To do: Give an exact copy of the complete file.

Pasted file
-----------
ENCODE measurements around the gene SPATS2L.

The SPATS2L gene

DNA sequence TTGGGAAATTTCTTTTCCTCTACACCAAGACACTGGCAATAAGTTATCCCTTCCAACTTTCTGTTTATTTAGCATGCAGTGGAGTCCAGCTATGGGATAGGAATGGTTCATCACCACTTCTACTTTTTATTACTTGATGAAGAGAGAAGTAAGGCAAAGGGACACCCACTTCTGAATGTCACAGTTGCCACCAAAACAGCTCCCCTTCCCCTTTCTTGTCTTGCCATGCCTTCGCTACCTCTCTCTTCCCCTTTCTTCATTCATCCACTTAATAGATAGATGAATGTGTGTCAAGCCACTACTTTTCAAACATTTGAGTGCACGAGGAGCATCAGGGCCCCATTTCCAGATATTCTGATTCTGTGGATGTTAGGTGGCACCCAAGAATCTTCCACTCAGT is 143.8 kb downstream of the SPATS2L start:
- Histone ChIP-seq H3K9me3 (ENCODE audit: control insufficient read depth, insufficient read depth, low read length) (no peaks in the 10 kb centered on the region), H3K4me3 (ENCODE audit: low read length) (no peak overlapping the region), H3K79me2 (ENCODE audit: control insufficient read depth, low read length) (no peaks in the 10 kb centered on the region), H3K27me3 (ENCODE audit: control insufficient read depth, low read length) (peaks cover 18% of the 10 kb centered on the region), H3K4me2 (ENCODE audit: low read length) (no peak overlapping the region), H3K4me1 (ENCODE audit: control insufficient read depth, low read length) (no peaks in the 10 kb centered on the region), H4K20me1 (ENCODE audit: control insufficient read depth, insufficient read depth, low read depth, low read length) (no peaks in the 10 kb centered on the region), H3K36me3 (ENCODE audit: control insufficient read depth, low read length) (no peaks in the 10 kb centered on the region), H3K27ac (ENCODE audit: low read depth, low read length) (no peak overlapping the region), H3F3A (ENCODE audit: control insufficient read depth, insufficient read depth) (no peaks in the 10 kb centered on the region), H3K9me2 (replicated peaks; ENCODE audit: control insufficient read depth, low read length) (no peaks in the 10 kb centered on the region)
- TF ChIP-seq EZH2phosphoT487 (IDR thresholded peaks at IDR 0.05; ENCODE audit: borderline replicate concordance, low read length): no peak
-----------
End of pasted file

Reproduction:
ENCODE measurements around the gene SPATS2L.

The SPATS2L gene

DNA sequence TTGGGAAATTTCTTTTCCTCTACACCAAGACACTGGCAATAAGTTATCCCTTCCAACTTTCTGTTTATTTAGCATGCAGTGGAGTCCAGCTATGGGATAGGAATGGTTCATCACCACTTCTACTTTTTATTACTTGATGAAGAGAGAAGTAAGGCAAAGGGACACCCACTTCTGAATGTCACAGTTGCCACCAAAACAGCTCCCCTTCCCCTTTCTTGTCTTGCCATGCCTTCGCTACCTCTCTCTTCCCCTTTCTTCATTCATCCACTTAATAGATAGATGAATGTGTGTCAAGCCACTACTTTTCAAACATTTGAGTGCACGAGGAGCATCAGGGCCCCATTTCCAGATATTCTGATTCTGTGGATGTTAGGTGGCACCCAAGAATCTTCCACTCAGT is 143.8 kb downstream of the SPATS2L start:
- Histone ChIP-seq H3K9me3 (ENCODE audit: control insufficient read depth, insufficient read depth, low read length) (no peaks in the 10 kb centered on the region), H3K4me3 (ENCODE audit: low read length) (no peak overlapping the region), H3K79me2 (ENCODE audit: control insufficient read depth, low read length) (no peaks in the 10 kb centered on the region), H3K27me3 (ENCODE audit: control insufficient read depth, low read length) (peaks cover 18% of the 10 kb centered on the region), H3K4me2 (ENCODE audit: low read length) (no peak overlapping the region), H3K4me1 (ENCODE audit: control insufficient read depth, low read length) (no peaks in the 10 kb centered on the region), H4K20me1 (ENCODE audit: control insufficient read depth, insufficient read depth, low read depth, low read length) (no peaks in the 10 kb centered on the region), H3K36me3 (ENCODE audit: control insufficient read depth, low read length) (no peaks in the 10 kb centered on the region), H3K27ac (ENCODE audit: low read depth, low read length) (no peak overlapping the region), H3F3A (ENCODE audit: control insufficient read depth, insufficient read depth) (no peaks in the 10 kb centered on the region), H3K9me2 (replicated peaks; ENCODE audit: control insufficient read depth, low read length) (no peaks in the 10 kb centered on the region)
- TF ChIP-seq EZH2phosphoT487 (IDR thresholded peaks at IDR 0.05; ENCODE audit: borderline replicate concordance, low read length): no peak